SpaceX will launch a payload into orbit sometime in November for an unknown "government" customer. All that is known so far about this mission is that it has been codenamed "Zuma", the payload will be provided by aerospace defence tech company Northrop Grumman and that it will be launched from the Kennedy Space Center in Florida.
While it is usually the norm for the company to announce its launches, details about this one are yet to be disclosed. A report from Popular Mechanics states that information about Zuma was taken from public FCC records. It is reported that no agency, government or private institution has come out stating what the launch is for, which adds to the intrigue surrounding the mission.
It is common for government agencies to state what the payload is, even if they are spy satellites from the infamously secretive National Reconnaissance Office (NRO), notes the report.
Only last week, there was an Atlas V launch with a spy satellite on board. Another spy satellite was launched in September by Nasa using an Atlas V rocket. While the actual details and specifications are still kept hidden, Popular Mechanics notes that at least there was an announcement.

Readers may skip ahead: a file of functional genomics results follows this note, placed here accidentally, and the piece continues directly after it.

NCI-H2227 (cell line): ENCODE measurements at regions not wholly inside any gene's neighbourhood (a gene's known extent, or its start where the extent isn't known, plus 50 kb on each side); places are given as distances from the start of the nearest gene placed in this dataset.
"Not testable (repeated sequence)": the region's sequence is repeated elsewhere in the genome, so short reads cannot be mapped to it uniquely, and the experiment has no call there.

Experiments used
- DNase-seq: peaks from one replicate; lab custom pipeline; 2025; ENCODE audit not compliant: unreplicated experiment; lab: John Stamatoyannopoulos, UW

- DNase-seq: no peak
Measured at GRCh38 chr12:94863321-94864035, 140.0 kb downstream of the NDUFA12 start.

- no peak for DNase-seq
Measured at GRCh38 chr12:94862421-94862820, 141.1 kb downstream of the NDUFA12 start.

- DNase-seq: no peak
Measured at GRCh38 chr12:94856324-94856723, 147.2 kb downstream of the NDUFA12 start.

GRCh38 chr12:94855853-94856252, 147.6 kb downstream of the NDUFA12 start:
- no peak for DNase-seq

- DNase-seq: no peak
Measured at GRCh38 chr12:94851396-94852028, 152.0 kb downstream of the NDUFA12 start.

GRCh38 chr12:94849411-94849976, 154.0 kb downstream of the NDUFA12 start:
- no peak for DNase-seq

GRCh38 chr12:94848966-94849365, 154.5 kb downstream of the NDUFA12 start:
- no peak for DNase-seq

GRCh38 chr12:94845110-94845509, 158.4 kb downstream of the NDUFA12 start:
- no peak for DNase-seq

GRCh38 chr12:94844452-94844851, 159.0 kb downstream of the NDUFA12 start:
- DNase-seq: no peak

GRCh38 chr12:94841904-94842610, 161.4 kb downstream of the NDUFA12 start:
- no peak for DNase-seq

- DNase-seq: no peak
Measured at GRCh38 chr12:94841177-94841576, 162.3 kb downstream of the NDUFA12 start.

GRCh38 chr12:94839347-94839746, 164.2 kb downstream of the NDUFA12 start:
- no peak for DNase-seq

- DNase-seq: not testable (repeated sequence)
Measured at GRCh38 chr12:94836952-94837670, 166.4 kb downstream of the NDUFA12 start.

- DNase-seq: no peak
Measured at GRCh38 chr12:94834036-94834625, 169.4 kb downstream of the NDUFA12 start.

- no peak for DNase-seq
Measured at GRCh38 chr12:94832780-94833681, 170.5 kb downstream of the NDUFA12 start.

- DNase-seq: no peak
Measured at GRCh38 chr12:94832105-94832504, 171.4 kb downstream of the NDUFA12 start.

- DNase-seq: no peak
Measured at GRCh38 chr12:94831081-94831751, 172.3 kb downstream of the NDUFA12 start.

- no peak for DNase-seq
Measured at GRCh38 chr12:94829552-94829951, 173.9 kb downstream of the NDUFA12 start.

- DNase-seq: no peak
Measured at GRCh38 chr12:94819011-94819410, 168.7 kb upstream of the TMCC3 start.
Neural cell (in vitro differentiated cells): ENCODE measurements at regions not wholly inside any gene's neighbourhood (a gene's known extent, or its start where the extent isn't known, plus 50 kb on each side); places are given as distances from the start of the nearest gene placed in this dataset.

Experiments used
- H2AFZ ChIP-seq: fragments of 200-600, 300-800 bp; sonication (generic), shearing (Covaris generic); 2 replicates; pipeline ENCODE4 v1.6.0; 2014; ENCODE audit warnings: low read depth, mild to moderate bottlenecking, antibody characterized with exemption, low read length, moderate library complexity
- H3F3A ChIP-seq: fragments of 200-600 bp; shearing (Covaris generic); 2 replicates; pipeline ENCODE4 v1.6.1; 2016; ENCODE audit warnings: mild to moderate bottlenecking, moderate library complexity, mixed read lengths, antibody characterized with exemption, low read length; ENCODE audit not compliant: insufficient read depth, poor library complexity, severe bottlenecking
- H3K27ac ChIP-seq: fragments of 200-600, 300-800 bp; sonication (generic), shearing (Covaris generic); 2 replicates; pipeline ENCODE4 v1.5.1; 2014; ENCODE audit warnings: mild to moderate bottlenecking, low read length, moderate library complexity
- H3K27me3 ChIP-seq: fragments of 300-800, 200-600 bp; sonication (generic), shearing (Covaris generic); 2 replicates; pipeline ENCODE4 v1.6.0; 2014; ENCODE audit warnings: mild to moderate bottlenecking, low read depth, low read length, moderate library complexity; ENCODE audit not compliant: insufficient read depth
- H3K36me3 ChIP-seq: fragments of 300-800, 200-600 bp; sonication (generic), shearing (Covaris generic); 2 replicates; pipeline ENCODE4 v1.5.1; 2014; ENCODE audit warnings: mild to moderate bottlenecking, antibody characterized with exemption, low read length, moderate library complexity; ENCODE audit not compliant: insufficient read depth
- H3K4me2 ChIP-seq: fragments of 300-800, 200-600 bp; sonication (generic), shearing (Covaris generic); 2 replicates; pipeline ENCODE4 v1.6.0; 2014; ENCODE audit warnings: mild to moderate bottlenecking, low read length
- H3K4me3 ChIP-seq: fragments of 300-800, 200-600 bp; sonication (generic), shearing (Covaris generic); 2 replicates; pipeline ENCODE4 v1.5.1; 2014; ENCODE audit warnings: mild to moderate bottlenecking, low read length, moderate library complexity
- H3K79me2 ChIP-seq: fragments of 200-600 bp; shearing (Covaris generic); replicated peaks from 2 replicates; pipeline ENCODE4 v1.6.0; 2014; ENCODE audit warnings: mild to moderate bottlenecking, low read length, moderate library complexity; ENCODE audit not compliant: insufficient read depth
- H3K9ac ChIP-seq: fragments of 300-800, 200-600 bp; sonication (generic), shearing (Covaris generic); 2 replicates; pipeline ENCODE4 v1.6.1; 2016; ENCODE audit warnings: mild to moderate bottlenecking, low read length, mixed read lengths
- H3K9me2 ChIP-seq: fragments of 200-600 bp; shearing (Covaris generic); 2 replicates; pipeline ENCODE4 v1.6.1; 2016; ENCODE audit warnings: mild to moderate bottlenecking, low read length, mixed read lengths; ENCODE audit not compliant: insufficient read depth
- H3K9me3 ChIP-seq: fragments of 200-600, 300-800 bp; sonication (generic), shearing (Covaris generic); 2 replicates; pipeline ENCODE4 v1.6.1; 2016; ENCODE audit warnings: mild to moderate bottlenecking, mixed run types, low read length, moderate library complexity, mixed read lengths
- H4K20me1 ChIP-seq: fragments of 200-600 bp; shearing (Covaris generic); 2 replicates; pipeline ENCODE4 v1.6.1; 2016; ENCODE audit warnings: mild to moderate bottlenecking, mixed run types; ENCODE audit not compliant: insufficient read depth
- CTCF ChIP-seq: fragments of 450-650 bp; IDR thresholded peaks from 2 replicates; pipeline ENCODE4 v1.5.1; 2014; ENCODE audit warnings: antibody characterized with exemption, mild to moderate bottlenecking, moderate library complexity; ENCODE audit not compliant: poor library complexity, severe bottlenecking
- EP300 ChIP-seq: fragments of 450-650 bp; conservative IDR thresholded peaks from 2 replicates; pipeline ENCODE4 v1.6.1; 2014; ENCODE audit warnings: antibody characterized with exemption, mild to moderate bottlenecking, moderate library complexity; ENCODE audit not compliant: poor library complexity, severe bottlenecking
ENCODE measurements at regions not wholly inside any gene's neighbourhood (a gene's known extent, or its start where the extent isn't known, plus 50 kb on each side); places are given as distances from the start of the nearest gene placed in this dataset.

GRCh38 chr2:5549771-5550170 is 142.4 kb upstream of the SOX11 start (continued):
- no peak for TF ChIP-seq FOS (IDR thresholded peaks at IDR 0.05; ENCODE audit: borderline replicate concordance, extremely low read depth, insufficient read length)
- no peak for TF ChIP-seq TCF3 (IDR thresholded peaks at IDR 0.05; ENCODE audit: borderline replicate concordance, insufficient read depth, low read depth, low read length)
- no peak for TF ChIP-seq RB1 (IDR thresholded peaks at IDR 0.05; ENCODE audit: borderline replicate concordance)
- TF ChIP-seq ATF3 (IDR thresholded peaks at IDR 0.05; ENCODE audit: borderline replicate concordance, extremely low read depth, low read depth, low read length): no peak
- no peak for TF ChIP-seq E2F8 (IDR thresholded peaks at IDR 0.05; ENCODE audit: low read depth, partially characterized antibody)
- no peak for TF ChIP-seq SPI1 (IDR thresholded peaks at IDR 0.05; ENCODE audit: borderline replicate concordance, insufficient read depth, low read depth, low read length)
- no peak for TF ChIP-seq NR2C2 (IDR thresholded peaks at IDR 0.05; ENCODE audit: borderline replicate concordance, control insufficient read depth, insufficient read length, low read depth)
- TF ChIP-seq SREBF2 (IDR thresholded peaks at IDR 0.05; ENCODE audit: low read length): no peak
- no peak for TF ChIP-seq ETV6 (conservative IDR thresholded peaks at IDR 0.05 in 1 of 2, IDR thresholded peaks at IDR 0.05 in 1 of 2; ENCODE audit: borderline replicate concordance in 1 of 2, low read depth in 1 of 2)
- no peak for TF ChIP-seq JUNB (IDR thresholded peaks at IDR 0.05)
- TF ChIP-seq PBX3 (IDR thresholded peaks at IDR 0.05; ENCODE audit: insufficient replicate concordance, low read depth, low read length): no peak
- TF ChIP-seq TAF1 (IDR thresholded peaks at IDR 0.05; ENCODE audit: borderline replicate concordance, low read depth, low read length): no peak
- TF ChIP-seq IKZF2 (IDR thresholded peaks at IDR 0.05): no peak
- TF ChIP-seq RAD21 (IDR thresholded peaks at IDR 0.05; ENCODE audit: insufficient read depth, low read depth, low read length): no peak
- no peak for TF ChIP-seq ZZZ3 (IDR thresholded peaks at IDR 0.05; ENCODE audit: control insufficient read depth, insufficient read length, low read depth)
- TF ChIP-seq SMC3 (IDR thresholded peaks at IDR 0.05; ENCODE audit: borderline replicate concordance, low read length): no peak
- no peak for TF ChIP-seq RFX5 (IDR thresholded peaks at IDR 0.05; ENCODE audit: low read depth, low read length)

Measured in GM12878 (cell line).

News of the Falcon 9 launch could only be sourced because the FCC records are public and SpaceX makes use telemetry transmitters and receivers to track the rocket's path. To operate these instruments, they need a clearance from the FCC, which means they have to fill in a publically-accessible request.
The report also mentions that the information about the source of the payload is from NASASpaceflight.com.
The mission type is simply listed as "government", notes the report.
Additionally, there have also been two applications filed for this mission – one for the mission launch from launchpad 39A at Kennedy Space Center and the other for the landing planned at Landing Zone 1 at Cape Canaveral Air Force Station.
The report also further points out that one of the satellites launched under similar mysterious circumstances back in 2009 and 2014 was used for gathering intelligence for military operations, according to Edward Snowden's leaks.
The launch of Zuma could also be SpaceX's final one this year.